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Experts work to make food production more sustainable

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Transforming the world's agricultural research agenda in the face of climate change requires changes "as radical as those that occurred during industrial and agricultural revolutions of the 19th and 20th centuries."

Transforming the world's agricultural research agenda in the face of climate change requires changes "as radical as those that occurred during industrial and agricultural revolutions of the 19th and 20th centuries," according to a report to be presented today at the first Global Conference on Agricultural Research for Development.

The conference, known as GCARD, was established by the G8 to develop constructive actions to reform a "fragmented global system of research and development." Held in Montpellier, France, the conference began yesterday and runs through Wednesday. Participants include World Food Prize Laureates, heads of international organizations, agriculture ministers, farmers, community development organizations, scientists and more.

At the center of the conference is the report, Transforming Agricultural Research for Development, which calls for major changes to the current agricultural research system in order to make food production more sustainable and food production systems more resilient to future climate and energy shifts. The report was prepared by a team of global food and agriculture experts led by Uma Lele, a former senior advisor at the World Bank.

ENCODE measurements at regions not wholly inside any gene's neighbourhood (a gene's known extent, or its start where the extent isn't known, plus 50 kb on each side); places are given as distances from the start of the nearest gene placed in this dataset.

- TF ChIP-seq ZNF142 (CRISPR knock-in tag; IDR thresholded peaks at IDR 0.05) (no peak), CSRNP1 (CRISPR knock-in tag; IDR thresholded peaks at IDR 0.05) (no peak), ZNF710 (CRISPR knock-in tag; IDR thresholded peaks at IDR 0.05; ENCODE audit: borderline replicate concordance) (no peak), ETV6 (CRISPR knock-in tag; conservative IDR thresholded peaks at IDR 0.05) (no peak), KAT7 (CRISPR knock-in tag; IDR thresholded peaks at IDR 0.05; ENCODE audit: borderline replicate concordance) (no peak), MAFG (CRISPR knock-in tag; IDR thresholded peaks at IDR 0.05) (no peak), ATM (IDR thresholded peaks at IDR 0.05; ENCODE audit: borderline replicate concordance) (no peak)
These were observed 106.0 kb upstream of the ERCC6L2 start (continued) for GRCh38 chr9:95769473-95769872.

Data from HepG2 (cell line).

The report documents an approach for transforming the current global agricultural research system into "a coherent whole so as to achieve more rapid, scaled-up and sustainable impacts on food security, poverty, and the environment." Author Eduardo Trigo, director of Grupo CEO and scientific advisor to the International Relations Directorate of the Ministry of Science, Technology and Innovation of Argentina, said: "The business-as-usual model of how things have been organized over the previous 50 to 70 years is no longer an option. We have to go back to the drawing board."

Among the objectives of the conference are to help ensure that:

  • Agricultural research outputs are accessible and relevant to the poor in developing countries
  • Research is aligned with and driven by the development needs of the resource-poor
  • Knowledge generation through scientific research is embedded in development thinking and practice
  • Funding systems are better aligned between research and development

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Christina Hernandez Sherwood

Contributing Writer

Contributing Writer Christina Hernandez Sherwood has written for the Los Angeles Times, Newsday, the Philadelphia Inquirer, Diverse: Issues in Higher Education and Columbia Journalism Review. She holds degrees from the University of Delaware and Columbia University's Graduate School of Journalism. She is based in New Jersey. Follow her on Twitter. Disclosure